Why New York is objectively America’s worst state

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New York has been losing residents in droves for decades.

It’s seen the biggest net out-migration of any state since April 2020.

In fact, the Empire State has lost population relative to the rest of the country every single year since 1953. Why?

The most comprehensive study of state-level economic and personal freedom to date, which we wrote for the Cato Institute, reveals New York ranks dead last — as it has every year since 2000.

Simply put, people can’t handle the crushing taxes and labor regulations.

New York’s greatest challenge is the monstrous culture Big Government has created — one marked by waste, incompetence and sclerosis.

The Empire State just can’t get things done anymore.

Subway construction costs are at $2.5 billion to $3.5 billion per mile, roughly 10 times higher than the world average.

By every measure in the rankings, it’s been one of the most corrupt states.

New York couldn’t even get marijuana legalization right: Red tape promoted a vigorous black market, and open-air consumption has continued unregulated.

Things weren’t always rotten. In 1962, New York’s state-level tax burden was lower than the national average.

But progressive programs required major tax and spending hikes, which in turn attracted interest groups eager to get a slice of the pie.

Ideologues and concentrated interests gained enough influence in the Legislature to steer policy, creating regulatory sludge that gummed up innovation and commerce.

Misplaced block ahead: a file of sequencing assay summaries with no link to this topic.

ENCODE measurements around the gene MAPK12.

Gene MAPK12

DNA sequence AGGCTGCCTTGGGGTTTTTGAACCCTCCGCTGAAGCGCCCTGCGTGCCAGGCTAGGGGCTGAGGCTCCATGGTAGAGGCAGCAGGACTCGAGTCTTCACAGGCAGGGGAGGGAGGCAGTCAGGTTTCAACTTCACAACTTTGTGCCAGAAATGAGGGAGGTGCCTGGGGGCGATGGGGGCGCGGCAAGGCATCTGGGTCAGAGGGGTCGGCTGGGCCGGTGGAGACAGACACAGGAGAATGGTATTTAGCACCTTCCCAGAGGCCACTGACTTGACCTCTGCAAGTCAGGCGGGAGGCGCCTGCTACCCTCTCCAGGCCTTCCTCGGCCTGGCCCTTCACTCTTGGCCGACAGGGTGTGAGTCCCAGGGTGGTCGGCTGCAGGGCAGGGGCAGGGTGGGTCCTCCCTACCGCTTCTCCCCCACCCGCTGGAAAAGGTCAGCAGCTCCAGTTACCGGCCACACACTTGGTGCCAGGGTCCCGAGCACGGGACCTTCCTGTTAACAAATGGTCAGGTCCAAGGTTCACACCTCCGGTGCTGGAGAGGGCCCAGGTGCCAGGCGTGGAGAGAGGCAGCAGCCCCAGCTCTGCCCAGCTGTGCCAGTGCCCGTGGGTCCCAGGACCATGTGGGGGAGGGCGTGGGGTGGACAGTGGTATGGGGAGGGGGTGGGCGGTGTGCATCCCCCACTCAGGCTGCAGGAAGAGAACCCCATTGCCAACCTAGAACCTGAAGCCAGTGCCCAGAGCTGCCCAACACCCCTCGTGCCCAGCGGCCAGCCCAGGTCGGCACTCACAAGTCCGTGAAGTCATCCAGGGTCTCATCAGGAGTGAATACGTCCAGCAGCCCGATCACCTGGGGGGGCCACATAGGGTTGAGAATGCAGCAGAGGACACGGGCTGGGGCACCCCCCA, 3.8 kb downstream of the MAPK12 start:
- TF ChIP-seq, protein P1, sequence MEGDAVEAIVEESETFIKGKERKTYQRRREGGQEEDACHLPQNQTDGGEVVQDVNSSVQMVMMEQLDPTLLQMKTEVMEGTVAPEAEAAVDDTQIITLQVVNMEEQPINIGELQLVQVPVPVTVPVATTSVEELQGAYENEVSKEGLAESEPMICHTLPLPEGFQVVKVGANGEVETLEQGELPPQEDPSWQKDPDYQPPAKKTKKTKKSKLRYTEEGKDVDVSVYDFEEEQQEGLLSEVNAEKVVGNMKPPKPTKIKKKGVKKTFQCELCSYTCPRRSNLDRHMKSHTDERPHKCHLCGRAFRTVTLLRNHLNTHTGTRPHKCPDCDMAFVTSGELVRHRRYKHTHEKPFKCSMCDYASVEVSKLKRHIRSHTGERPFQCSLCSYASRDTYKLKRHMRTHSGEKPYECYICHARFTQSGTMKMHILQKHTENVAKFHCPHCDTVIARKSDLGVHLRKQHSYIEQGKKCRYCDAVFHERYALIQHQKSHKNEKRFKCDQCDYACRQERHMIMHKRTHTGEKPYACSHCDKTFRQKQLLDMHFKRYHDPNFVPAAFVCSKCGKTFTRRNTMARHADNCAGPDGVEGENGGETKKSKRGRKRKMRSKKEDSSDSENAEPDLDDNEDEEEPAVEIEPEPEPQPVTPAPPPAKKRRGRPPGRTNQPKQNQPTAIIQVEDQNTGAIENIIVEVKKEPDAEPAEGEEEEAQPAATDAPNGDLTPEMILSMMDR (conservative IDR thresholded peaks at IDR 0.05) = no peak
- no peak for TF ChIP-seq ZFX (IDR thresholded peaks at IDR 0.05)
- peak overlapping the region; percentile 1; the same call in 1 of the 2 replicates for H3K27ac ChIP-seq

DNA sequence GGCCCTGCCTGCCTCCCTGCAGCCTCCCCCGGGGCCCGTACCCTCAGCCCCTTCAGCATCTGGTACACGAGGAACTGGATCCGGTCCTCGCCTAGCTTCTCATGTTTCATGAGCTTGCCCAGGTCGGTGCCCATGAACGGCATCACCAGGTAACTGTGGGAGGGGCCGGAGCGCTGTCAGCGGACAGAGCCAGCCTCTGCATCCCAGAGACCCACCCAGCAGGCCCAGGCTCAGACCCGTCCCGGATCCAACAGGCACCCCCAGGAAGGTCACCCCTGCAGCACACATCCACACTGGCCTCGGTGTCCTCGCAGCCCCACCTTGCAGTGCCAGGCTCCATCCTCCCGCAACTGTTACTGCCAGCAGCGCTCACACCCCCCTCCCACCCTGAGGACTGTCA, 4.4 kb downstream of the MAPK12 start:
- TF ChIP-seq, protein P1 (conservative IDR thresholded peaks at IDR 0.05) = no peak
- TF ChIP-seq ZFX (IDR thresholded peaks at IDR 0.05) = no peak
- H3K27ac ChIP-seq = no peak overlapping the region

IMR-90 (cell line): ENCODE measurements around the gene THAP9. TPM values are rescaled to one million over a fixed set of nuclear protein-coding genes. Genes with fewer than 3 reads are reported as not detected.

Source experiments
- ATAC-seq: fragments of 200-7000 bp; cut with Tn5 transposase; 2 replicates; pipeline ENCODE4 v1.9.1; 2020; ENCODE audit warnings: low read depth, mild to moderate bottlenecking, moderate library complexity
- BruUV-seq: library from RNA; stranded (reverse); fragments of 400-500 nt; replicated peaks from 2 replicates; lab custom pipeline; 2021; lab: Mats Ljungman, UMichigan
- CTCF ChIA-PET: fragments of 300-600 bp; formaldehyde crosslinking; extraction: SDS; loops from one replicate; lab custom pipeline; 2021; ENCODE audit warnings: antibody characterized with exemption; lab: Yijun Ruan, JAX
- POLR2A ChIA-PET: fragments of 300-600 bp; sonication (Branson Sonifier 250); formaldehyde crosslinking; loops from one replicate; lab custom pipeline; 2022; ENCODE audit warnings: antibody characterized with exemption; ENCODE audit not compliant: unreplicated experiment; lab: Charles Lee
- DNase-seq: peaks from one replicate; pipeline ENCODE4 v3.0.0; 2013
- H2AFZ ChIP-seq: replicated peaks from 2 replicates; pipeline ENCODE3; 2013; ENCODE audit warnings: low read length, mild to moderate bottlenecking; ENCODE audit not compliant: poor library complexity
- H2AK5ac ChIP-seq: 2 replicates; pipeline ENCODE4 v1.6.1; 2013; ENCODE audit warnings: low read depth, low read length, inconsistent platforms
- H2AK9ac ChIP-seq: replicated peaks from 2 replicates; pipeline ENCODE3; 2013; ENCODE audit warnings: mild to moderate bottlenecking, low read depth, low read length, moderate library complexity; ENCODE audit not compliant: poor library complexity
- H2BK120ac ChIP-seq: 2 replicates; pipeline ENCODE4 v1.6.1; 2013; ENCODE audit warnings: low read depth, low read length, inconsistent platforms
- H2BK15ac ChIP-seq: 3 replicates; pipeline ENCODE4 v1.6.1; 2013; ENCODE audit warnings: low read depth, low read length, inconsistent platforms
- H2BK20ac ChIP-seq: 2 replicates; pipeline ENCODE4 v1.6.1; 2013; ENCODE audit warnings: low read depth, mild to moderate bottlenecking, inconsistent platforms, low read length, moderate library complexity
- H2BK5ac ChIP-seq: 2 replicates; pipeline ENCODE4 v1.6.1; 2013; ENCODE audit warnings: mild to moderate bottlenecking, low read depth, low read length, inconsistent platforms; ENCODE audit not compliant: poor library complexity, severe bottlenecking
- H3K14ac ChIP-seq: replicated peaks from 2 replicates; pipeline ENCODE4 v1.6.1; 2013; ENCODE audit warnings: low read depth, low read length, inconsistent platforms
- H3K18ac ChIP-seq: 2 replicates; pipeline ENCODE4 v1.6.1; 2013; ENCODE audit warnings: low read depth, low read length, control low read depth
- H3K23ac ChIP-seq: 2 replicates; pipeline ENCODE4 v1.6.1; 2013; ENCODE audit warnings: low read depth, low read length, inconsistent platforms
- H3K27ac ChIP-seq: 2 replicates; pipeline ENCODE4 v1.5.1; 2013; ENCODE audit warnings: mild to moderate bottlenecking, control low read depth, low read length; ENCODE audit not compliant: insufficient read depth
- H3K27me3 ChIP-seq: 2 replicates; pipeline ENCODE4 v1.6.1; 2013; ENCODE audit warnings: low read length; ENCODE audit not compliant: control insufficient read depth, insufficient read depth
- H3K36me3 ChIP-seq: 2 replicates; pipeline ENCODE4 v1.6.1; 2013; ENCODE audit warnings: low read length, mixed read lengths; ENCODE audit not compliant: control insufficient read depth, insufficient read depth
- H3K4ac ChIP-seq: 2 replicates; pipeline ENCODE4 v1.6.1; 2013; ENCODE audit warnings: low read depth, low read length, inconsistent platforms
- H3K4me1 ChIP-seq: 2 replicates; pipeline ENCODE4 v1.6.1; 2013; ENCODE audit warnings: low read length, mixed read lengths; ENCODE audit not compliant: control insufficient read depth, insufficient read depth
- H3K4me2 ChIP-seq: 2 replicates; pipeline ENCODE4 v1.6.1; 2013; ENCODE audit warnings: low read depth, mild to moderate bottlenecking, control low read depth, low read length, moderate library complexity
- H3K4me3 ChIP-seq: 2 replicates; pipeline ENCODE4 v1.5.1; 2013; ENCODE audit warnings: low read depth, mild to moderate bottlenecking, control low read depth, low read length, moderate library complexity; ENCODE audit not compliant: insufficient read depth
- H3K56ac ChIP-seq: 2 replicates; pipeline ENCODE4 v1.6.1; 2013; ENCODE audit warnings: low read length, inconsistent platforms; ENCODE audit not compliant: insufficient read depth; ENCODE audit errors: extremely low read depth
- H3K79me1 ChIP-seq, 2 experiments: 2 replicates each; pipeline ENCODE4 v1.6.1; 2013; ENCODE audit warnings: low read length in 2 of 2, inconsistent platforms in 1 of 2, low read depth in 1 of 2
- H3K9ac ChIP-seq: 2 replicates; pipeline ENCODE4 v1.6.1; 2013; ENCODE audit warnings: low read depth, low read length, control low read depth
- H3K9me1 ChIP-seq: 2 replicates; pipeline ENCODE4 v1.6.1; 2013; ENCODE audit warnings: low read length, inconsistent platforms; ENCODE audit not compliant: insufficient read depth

Rent control in New York City, which dates to the 1940s, has also been a huge negative.

A well-regarded study found annual losses to tenants alone of about $3 billion in today’s money.

That’s because rent control has driven rents up and housing quality down.

Instead of reforming or abolishing it, though, New York has tightened it, giving property owners even more reason never to go into the business of building, renovating or renting out apartments.

New York’s labor laws promote the highest union-coverage rate in the nation — and government privileges give unions a stranglehold in many workplaces.

That hurts many workers, especially in manufacturing.

Manufacturers compete in a global marketplace, so when you drive up their costs, they have the choice of going out of business or moving production elsewhere.

Manufacturing should be a good fit for upstate, where it has a long history and there is still a skilled workforce.

But the state with the biggest manufacturing share of employment today is Tennessee, which has no income tax, light labor regulation and, perhaps most important, the freedom to build.

Rust Belt states, like Indiana and Wisconsin, have been moving toward this free-market model, and it’s worked for them.

Indiana, the freest Great Lakes state, is also the only one to enjoy net in-migration since April 2020.

When you look at the whole 21st century or even just the years since the financial crisis, states with more economic freedom have grown faster, and states with more economic and personal freedom attract residents from states with less.

It’s no accident less freedom and slow growth have gone hand in hand in New York.

If upstate New York were an independent entity, you could bet it would copy those states and move toward a more competitive economic model.

Since that isn’t an option for now, Albany should loosen the reins.

If history is any guide, this strategy would finally turn around the state’s long-term decline.

William Ruger is president of the American Institute for Economic Research. Jason Sorens is an economist at the American Institute for Economic Research and founder and board director of the Free State Project.

Twitter: @WillRuger and @JasonSorens



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